By winning the LMP3 title last month at Spa-Francorchamps, Mike Guasch became the first American driver to win a European Le Mans Series class championship.
The 58-year-old Californian became LMP3 champion at the second-last round of the season, following a stellar season for himself and United Autosports co-drivers Alex Brundle and Christian England.
“It’s a great achievement; I’m really proud of it,” he told Sportscar365. “It’s interesting because I raced with this team back in 2010-11, and in 2011 we were leading the British GT Championship.
“I was just one of maybe two or three Americans at the time who had ever led or potentially won in British GT, but I wouldn’t have been the sole champion to ever have won as an American. To do it in ELMS is pretty cool.
“In 2013, I won the American Le Mans Series championship in Prototype Challenge. Obviously ALMS is the United States version, and now to have won the European [series].
“I’m a two-continent champion, so that feels pretty good!”
Going into the season, the Anglo-American squad was entering unknown territory.
While 2016 is the class’ second year in ELMS, the grids this season have been as much as four times larger than its debut season.
A two-car effort was organized for 2016, with Guasch, Brundle and England in the No. 2 Ligier and Wayne Boyd, Matt Bell and Mark Patterson in the No. 3 car.
“I was pretty confident knowing of what I could do,” Guasch said. “I did not know my teammates. I was very confident in Alex, because he was a known commodity.
“Christian, no-one really knew, but I trusted Richard [Dean, team co-owner] that he would choose the right guys to put this program together.
“I do know that when I contacted United Autosports, they were really excited that they had already announced Alex and the LMP3 program, which was something I had been looking at for a while.”
Following a few seasons competing successfully in the U.S., Guasch decided to return to Europe and look for a ride in ELMS.
“I made the decision to come over to Europe, so when I rung up Richard, he was really excited about it because he had been watching my career over here over the last few years,” he explained.
“I won quite a few races and quite a few championships over in the States in the Prototype Challenge class, which is basically very similar to LMP3.
“Overall, I was pretty confident that I could do a good job, but the only thing that was unknown was how good were the Europeans going to be on their own home tracks and in a new car.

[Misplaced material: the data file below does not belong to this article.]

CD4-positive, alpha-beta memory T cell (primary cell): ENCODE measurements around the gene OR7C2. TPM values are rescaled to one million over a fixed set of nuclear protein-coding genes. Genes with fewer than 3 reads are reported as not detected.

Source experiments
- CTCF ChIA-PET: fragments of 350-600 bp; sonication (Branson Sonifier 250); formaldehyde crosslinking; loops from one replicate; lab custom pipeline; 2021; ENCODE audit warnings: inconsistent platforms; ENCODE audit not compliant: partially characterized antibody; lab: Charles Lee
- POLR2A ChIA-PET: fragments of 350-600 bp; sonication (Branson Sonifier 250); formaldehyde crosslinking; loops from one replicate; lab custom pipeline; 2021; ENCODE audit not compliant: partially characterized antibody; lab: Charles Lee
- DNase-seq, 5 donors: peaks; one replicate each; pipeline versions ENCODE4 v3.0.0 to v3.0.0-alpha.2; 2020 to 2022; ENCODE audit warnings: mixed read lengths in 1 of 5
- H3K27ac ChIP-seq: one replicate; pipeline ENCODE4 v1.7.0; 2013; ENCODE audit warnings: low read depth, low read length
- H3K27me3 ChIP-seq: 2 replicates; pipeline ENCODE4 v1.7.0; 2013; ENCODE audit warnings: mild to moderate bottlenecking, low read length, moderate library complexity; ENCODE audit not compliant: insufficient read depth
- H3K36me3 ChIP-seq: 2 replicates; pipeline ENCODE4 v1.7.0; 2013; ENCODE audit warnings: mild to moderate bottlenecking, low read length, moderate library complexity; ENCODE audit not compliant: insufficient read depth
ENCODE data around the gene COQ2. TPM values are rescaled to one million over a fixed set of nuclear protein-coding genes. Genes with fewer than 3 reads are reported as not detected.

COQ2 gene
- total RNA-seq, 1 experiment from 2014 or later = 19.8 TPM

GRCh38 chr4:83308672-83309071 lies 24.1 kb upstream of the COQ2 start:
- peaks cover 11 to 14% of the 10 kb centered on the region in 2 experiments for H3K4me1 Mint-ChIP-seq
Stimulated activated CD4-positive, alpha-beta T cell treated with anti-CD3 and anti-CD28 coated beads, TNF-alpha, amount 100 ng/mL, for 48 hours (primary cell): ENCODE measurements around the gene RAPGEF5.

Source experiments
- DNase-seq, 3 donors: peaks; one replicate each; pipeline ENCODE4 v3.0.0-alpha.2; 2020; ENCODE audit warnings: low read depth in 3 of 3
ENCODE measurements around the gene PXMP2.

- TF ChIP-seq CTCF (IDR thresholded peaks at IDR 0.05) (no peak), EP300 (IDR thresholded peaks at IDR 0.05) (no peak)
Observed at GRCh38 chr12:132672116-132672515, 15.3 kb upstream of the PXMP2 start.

“I’ve personally been racing in endurance racing for five or six years now. The team aspect of endurance racing is quite unique to sprint racing, and at the beginning of the year there were a lot of sprint drivers who got in.
“I was thinking, we might have an advantage over these guys, with pit stops, driver changes and driver dynamics, which are very unique in endurance racing. It takes years to sort that stuff out.”
After a successful start to the season with the win at Silverstone in April, the No. 2 crew continued with good form to take the class victories at Imola and Red Bull Ring.
It took until Round 4 at Paul Ricard for United Autosports to beaten in LMP3.
Nevertheless, Guasch believes that if things had gone differently, another win could have been in their pocket.
“We had some engine issues at Red Bull Ring and Paul Ricard, which reduced the top speed of our car,” he said. “The team identified and resolved the problem before Spa.
“Really, I believe we should have easily won Paul Ricard, and at [Spa], we just had bad luck on the yellow flags. The guys who won [Graff] got a lap up on us due to the safety car.
“The safety car picked me up and they ended up getting a lap on us. We ended up four seconds behind at the finish, because they had a 30-second penalty for jumping the Full Course Yellow.
“We should have won all five races, in my opinion. If they hadn’t gotten that full lap on us under the safety car, there is no way in hell they would have beaten us.”
For next year, a return to ELMS is Guasch’s first choice, but a move up to the top class might be on the cards.
“I’ve been offered a number of rides here in the States to go into the Prototype class, which would be exciting, but I really want to go back to Europe for another year or two,” he said.
“I love Europe, I love traveling, so I would have no issue with going back to Europe again.
“By winning the LMP3 championship, we do get an automatic invitation to Le Mans. Our objective is to do Le Mans next year, if we get this invitation.
“I would go back to ELMS in LMP3, or if I can figure it out, I’ll do LMP2, but I don’t know if United Autosports at this time wants to go LMP2 racing.
“I just did the season, we did a lot of time testing to get refreshed on the tracks. There are two new tracks for next year, but I have driven one of them, Portimao.
“We would be able to focus more on the tracks that we haven’t raced this year, and I would feel far more confident going into next year, knowing that I had just driven all those tracks the year before.
“That’s why ELMS, for me, makes the most sense.”